Old compound finds new life in molecular imaging studies
Scientists' yearlong hunt turns up new way of watching proteins in real time in living animals
BY AMY ADAMS
Until recently two of the popular tools molecular biologists had at their disposal for watching molecules within cells both fell short of ideal. This situation was irking postdoctoral fellows Thomas Wehrman, PhD, and Georges von Degenfeld, PhD, who hoped to harness the best of both techniques.
With some molecular ingenuity and a touch of luck, the pair managed to hook the approaches together and open up a new world of possible molecular biology experiments. This technique was published in the April issue of Nature Methods.
According to Helen Blau, PhD, the Donald E. and Delia B. Baxter Professor of Pharmacology, who led the work, the breakthrough was a long time coming. "Many people were frustrated by the situation and had been looking for ways to make the two methods work together," she said.
Here's what they were up against. One method of watching molecules involves a protein called ß-galactosidase. Researchers can engineer cells that make ß-gal either alone or hooked up to their protein of interest. In thin slices of tissue—but not in live animals—it's then possible to see where that protein was located inside or outside of the cell. This approach is handy for studying proteins that attach themselves to the outside of cells or that travel in either the spaces between cells or the bloodstream.
The other method is similar in many regards, but instead uses a protein called luciferase. The advantage here is that a sensitive camera developed by Christopher Contag, MD, associate professor of pediatrics and of microbiology and immunology, and his colleagues can detect light produced by luciferase in a living animal. This approach allows researchers to watch a cell that makes luciferase as it travels throughout the body, or to detect which tissues are making the protein. The glitch is that the luciferase has to stay within the cell in order to be seen and isn't visible in tissue sections, unlike ß-gal.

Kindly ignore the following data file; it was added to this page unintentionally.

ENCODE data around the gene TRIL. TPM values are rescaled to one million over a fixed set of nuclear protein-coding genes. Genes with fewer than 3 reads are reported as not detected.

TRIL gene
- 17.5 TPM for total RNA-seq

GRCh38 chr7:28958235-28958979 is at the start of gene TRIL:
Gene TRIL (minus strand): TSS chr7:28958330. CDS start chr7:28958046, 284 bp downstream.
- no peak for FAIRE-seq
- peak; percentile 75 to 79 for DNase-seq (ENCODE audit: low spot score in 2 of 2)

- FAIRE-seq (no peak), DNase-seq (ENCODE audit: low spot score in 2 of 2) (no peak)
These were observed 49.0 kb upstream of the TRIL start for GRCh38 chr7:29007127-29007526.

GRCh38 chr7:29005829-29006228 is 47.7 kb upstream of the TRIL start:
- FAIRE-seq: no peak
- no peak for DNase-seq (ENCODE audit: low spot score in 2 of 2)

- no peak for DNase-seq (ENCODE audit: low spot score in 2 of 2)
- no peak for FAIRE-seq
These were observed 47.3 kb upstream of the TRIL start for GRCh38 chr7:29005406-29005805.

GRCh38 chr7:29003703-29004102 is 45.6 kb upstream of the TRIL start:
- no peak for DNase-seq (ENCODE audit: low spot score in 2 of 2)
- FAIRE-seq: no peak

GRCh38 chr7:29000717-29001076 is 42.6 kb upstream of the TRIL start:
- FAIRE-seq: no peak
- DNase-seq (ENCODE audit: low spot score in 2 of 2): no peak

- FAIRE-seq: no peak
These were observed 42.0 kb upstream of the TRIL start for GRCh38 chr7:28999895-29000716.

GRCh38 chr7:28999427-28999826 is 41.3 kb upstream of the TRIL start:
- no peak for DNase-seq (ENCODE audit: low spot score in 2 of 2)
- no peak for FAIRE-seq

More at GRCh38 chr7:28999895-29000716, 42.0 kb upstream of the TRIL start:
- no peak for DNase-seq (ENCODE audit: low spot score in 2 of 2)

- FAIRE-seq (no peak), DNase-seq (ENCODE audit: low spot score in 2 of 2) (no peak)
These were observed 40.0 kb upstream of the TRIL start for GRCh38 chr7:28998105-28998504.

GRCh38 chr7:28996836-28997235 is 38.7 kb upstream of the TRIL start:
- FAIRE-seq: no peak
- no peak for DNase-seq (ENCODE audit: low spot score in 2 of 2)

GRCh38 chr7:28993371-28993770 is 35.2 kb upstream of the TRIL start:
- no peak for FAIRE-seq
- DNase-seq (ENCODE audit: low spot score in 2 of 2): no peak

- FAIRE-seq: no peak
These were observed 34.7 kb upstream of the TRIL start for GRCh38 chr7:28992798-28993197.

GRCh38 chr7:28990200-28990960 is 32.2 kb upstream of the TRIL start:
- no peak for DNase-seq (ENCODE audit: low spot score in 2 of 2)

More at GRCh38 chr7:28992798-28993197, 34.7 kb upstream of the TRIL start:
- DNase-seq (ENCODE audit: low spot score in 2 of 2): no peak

You want to watch a protein that gets secreted from the cell to see where it travels in real time? No luck. Only ß-gal is visible outside the cell and it can't be detected in a live animal. The answer, obviously, is to hook the two together. What wasn't so obvious is how.
Wehrman and von Degenfeld spent a year searching for a substrate that would somehow detect the presence of ß-gal in living animals. After testing all the known options and striking out, Wehrman and von Degenfelf came across the perfect solution in a paper—a compound called Lugal that had been around since 1986 without anyone realizing its potential to detect ß-gal in living animals. In both living cells and in tissue slices, ß-gal lops a molecular arm off of Lugal, which then produces a luminescent glow that can be detected in live animals by Contag's camera.
Throughout the pair's search, Lugal had been available as part of a kit in a Promega catalog—a catalog that's as common in labs as a phone book—but sold for a different purpose. To avoid buying the entire molecular kit, the group had the company manufacture a custom version of Lugal, which worked like a charm.
"Now researchers can have the advantages of both enzymes, since their activity is linked," Blau said.
The group successfully tested their technique in mice. Sure enough, they could detect ß-gal hooked up to a protein they wanted to study as its levels rose and fell in real time. Most importantly, they could detect where those proteins were located both inside and outside of cells.
Blau said she's now talking with Sanjiv Gambhir, MD, PhD, professor of radiology and director of the molecular imaging program at Stanford, about how the technique might be extended for other imaging applications.
Graduate student Peter Krutzik and Garry Nolan, PhD, associate professor of microbiology and immunology, contributed to the work.